Two Yale doctors are using herbs, prescriptions, counseling and lifestyle advice to treat problems many women have been embarrassed to talk about—and improving their quality of life.
Noa Benjamini’s natural optimism didn’t flag when she was diagnosed with uterine cancer. “I knew it was treatable,” she recalls. She was recovering from surgery when she got her first hot flash. “That’s when I cried,” she says. Suddenly Benjamini saw herself careening toward old age. “I thought I’d shrivel up,” she says.
Three years later, Benjamini, 48, describes herself as “in a good place,” as a combination of herbs, prescriptions, and diet and exercise have tamed her menopausal symptoms. She attributes that turnaround to the Sexuality Intimacy and Menopause Clinic at Smilow Cancer Hospital at Yale-New Haven.
The clinic is the brainchild of gynecologists Mary Jane Minkin, MD, who specializes in menopause, and Elena Ratner, MD, who specializes in oncology. They partner with Dwain Fehon, PsyD, to provide interdisciplinary care to cancer survivors.
After a thorough evaluation, the specialists offer women a wide array of services, including acupuncture, individual or couples counseling, medical and herbal remedies, Reiki, and even a Zumba class designed for cancer survivors.
Frank discussions are important
More than 6 million American women are cancer survivors, according to the Centers for Disease Control. The treatments that saved them can cause life-altering symptoms. The problems can be embarrassing for women to discuss with their doctors, or they can be dwarfed by concerns about the cancer.
“I think many cancer specialists are of the belief that the patients sort of adopt: You’re a survivor; you should be happy,” says Dr. Minkin.
But Dr. Ratner recalls a woman she’d been seeing for years following treatment for cervical cancer. The patient was going through her second divorce, and with some gentle questioning, revealed that she hadn’t had sex in eight years. “I thought that this is how things are after this kind of surgery,” the patient told her.
Dr. Ratner helped her find solutions to the physical pain intercourse brought on as a result of the surgery and connected the woman to a therapist to address the fear of recurrence that hung over relationships.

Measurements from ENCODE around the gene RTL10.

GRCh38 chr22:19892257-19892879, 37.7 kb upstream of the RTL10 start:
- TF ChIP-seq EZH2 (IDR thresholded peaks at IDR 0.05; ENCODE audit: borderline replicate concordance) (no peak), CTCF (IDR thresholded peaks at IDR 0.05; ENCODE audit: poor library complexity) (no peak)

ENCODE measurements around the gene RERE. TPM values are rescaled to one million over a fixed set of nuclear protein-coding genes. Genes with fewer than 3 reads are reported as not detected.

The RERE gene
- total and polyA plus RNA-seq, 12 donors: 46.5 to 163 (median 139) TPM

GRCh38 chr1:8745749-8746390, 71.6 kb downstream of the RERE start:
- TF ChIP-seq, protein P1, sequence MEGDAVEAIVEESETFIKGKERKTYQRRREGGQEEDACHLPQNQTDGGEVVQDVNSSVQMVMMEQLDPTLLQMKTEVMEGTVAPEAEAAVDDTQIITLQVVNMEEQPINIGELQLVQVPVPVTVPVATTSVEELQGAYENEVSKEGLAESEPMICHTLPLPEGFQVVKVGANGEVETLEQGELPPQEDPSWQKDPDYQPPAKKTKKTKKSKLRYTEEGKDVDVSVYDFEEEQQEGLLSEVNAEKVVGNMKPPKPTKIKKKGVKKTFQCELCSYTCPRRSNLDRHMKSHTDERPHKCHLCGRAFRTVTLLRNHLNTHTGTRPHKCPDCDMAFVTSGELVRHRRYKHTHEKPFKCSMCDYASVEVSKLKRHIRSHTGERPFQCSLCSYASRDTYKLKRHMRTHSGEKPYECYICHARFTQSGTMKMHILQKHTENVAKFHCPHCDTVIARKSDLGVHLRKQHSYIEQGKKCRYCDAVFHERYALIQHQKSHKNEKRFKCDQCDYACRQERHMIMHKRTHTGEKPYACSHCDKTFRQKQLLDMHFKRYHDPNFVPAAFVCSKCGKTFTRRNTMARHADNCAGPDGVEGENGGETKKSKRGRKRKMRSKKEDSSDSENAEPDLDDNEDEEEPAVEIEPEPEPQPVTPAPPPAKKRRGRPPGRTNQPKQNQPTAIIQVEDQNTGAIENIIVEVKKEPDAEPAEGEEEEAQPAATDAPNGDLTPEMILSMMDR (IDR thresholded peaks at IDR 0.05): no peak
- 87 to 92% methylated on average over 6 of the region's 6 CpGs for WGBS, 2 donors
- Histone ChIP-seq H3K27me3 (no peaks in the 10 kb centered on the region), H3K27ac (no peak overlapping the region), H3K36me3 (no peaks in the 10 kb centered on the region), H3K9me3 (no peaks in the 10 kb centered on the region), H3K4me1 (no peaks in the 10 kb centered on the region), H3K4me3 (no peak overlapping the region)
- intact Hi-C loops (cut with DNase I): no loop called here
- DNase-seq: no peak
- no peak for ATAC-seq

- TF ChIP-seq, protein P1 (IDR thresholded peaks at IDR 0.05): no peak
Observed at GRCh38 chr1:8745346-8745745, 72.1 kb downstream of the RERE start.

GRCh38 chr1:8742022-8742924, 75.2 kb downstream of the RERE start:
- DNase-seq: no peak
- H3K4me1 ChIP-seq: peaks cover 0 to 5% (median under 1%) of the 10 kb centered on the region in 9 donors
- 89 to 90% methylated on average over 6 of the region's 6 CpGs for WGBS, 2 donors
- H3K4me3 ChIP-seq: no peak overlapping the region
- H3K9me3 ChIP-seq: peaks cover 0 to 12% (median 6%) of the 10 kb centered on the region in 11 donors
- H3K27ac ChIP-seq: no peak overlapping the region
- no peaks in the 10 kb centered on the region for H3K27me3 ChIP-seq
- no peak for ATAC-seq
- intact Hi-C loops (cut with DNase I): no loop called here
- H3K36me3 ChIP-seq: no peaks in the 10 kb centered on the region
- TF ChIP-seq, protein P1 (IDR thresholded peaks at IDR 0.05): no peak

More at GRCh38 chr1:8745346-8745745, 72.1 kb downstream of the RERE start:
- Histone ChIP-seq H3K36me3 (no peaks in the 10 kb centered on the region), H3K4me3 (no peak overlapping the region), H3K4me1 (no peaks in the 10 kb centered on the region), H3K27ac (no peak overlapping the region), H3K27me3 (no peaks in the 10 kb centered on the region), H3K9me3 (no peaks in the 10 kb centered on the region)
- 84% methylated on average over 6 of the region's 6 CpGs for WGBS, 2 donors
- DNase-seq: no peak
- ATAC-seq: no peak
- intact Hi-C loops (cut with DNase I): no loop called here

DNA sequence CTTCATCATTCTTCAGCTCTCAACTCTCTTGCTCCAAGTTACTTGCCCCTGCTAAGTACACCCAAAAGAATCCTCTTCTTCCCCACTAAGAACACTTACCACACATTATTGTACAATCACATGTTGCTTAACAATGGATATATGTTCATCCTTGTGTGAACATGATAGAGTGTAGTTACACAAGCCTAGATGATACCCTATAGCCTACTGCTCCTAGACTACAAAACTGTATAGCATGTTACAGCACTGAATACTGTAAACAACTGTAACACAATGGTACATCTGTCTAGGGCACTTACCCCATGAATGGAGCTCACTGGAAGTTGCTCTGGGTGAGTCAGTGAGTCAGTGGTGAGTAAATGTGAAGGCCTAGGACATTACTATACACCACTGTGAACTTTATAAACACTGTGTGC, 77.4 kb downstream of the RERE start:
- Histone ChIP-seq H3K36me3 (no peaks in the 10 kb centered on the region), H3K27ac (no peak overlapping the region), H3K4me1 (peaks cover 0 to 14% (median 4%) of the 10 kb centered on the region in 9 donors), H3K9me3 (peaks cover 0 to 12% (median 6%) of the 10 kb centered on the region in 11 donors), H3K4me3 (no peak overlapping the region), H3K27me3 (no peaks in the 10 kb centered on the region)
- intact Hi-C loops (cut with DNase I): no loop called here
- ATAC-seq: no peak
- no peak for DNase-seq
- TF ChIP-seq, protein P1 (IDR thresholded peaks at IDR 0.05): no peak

Medical, behavioral specialists are a team
The medical and behavioral health providers work together, explains Fehon, to develop a suggested course of treatment. Women may see a psychologist for a brief course of cognitive behavioral therapy or couples counseling. The cancer experience can also bring up past traumas that need to be addressed through longer-term treatment, says Fehon. In those cases, patients can be connected to community providers.
“As a provider, it’s very rewarding, because you’re able to help someone who’s in a very vulnerable part of their lives,” says Dr. Fehon. His goal is to help cancer survivors realize they can “still lead a meaningful, good life.”
Increasingly, the clinic serves women who have mastectomies and oophorectomies in their twenties or thirties because of a genetic predisposition to cancer. Counseling these women ahead of their treatment about the menopausal symptoms they’ll experience is critical, says Dr. Ratner.
Dr. Minkin adds that many of these patients can be helped by estrogen, a remedy she says is underused because of fears not borne out by research. “There are definitely people who shouldn’t be taking it, but there are people who can take it with very good effect,” she says.
Planning for expansion
The clinic is expanding to serve more women, and Dr. Ratner sees that as a positive sign for women survivors. “We’re making this OK for providers to talk about,” she says. “We’re making this OK for women to talk about.”
Benjamini, who now lives in Massachusetts, makes regular trips back to New Haven to visit the clinic. The clinic helped her address a number of menopausal symptoms, often through lifestyle changes. Before her cancer diagnosis, Benjamini had lost 40 pounds. After surgery, hormonal changes led to weight gain. Losing weight, despite strict dieting, was a slow process. Her doctors encouraged her to increase her physical activity, and used prescription medicines and herbal remedies to address her hormonal issues.
Benjamini is now shopping for smaller sized clothes. Much of her weight loss is her own doing—three strength training classes and two cardio classes a week, plus she just signed up for tai chi. But she says her doctors played a huge role. “They helped me stay young,” she says. “They helped me not to feel defeated.”
– Story by Colleen Shaddox
*Source: Yale University